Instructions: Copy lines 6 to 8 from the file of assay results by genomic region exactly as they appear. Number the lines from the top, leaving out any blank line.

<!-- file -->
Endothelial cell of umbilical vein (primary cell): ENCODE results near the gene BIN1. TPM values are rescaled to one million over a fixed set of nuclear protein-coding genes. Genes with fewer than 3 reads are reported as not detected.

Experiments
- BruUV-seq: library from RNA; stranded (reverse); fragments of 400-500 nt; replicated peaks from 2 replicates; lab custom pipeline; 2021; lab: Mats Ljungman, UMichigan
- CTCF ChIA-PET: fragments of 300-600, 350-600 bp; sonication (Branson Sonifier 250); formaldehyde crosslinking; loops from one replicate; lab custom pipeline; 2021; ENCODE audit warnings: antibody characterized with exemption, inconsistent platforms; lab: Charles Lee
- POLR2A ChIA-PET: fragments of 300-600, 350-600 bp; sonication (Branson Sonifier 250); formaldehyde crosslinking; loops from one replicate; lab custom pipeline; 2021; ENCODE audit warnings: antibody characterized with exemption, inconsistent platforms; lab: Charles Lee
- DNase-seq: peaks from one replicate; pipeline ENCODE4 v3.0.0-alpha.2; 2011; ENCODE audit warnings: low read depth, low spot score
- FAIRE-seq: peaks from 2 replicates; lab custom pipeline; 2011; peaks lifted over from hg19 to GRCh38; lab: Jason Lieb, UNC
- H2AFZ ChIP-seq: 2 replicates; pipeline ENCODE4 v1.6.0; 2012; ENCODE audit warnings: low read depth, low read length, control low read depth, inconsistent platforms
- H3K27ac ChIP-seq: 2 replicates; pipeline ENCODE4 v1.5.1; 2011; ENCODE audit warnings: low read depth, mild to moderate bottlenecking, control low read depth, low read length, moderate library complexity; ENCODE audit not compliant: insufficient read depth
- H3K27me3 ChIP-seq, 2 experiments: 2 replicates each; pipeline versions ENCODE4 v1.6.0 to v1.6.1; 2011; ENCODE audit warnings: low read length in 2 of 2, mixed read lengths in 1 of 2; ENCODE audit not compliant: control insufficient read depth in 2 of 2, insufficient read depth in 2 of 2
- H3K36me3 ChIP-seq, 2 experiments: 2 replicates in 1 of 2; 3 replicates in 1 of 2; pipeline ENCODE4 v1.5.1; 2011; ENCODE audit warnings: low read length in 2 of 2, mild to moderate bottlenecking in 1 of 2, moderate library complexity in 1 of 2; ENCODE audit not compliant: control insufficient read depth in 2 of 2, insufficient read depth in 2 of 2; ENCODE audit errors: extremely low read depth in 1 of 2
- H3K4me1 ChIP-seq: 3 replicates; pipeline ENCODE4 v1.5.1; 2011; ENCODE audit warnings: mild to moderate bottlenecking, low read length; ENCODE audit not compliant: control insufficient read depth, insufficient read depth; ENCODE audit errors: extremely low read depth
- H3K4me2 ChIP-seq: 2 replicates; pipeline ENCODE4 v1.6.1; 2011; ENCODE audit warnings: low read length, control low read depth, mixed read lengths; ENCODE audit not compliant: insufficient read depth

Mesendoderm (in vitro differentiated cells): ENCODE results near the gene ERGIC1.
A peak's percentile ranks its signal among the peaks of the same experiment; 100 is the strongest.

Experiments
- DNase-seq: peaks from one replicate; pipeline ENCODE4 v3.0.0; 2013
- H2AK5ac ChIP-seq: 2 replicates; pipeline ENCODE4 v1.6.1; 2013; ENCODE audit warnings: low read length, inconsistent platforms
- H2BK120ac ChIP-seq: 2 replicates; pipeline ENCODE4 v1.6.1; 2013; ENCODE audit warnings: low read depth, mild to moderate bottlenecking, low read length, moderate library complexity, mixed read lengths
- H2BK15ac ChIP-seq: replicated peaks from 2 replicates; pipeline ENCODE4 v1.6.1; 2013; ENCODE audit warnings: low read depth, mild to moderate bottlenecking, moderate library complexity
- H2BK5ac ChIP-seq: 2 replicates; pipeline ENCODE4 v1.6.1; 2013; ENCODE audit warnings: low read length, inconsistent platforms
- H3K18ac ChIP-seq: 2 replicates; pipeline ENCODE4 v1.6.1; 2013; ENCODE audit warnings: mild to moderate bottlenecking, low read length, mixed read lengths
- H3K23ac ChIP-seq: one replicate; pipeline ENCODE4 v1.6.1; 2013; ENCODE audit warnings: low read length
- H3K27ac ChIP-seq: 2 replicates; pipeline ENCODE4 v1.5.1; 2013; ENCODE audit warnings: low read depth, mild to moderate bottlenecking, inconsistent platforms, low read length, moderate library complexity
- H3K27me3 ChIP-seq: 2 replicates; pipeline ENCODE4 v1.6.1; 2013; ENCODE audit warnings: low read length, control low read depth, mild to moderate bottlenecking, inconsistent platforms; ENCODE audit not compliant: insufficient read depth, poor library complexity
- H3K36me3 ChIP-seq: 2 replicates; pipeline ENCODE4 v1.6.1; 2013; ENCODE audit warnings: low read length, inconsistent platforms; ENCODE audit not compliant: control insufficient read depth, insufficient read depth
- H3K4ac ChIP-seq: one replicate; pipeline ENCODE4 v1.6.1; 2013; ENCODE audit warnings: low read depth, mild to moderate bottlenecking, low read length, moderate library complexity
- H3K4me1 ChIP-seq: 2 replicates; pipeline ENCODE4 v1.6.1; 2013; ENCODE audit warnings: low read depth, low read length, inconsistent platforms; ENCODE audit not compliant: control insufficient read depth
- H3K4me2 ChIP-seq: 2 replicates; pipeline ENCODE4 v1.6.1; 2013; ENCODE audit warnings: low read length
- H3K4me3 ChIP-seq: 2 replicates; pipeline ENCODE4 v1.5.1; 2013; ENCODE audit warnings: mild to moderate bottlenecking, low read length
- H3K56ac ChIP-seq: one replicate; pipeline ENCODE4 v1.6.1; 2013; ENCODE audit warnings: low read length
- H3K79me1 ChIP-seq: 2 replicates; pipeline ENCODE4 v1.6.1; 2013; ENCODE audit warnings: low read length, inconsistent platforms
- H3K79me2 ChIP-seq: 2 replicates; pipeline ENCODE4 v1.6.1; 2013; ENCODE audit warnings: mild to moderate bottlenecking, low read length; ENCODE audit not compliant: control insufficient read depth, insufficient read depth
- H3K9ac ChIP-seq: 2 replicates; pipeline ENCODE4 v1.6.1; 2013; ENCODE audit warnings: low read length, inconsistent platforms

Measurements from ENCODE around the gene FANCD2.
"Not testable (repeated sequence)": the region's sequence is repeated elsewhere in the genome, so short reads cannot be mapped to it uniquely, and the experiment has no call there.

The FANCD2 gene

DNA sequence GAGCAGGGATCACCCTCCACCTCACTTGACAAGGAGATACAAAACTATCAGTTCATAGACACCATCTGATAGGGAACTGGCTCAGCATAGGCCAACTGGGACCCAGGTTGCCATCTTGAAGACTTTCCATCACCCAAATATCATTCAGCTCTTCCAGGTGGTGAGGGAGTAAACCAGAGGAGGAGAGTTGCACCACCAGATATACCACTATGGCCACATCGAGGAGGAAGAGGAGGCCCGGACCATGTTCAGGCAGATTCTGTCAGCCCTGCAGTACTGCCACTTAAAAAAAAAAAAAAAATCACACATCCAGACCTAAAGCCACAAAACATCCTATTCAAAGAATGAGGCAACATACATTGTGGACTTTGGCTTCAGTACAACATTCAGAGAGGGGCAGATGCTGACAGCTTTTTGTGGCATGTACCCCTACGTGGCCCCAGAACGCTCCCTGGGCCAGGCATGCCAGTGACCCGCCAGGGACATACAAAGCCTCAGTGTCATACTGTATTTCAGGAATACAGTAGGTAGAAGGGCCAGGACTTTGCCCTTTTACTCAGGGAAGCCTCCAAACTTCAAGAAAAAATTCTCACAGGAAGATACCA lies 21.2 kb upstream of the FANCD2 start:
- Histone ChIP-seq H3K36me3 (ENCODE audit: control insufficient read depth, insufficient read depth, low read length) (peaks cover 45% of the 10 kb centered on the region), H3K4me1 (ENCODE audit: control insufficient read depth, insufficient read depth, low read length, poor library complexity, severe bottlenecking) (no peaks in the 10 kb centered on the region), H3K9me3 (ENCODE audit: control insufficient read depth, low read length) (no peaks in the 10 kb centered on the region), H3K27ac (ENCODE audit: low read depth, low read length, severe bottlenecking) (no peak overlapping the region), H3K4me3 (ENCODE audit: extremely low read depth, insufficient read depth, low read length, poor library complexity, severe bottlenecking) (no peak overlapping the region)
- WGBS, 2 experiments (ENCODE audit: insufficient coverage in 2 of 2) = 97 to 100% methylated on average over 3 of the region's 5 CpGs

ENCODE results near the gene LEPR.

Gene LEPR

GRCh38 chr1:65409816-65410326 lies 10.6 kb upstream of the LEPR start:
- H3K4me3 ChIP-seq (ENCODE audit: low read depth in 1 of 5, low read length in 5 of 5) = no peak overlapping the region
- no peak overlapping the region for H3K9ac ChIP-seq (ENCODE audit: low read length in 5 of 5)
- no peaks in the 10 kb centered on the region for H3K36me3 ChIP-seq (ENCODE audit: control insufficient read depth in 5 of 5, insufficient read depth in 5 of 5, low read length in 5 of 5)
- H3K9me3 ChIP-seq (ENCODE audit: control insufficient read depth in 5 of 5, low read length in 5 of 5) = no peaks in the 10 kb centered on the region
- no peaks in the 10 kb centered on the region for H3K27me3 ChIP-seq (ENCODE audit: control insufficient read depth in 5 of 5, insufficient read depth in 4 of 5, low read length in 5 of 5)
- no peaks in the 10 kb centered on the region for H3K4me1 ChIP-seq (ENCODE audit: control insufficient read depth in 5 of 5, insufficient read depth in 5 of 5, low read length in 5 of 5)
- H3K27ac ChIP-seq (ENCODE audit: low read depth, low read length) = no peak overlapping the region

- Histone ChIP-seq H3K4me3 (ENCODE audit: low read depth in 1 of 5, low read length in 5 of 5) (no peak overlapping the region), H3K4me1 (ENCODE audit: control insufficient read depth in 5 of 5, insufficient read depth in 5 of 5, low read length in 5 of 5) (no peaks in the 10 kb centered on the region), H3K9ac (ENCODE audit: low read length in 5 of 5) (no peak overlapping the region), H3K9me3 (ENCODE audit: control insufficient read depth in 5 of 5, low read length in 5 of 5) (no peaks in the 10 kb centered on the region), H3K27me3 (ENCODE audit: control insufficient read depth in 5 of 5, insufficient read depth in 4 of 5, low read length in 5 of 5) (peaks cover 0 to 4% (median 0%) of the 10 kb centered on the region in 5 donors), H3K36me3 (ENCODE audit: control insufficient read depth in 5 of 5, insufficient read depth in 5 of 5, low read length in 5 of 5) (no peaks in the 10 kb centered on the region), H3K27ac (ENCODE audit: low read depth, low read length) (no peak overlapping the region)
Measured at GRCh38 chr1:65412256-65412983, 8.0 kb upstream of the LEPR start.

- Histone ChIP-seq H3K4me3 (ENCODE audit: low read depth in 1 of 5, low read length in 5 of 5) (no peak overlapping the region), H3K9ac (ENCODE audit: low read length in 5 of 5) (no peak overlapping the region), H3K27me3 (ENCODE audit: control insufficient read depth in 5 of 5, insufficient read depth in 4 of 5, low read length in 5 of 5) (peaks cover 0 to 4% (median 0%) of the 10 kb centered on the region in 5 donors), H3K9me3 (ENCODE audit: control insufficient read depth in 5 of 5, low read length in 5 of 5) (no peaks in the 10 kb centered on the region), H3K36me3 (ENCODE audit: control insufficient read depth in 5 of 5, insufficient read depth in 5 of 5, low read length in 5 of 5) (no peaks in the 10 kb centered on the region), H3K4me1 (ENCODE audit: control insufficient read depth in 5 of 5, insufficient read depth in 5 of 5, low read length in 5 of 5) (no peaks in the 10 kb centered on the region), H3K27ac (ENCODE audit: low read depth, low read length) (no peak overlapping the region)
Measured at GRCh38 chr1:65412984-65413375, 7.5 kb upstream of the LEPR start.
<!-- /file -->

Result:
- DNase-seq: peaks from one replicate; pipeline ENCODE4 v3.0.0-alpha.2; 2011; ENCODE audit warnings: low read depth, low spot score
- FAIRE-seq: peaks from 2 replicates; lab custom pipeline; 2011; peaks lifted over from hg19 to GRCh38; lab: Jason Lieb, UNC
- H2AFZ ChIP-seq: 2 replicates; pipeline ENCODE4 v1.6.0; 2012; ENCODE audit warnings: low read depth, low read length, control low read depth, inconsistent platforms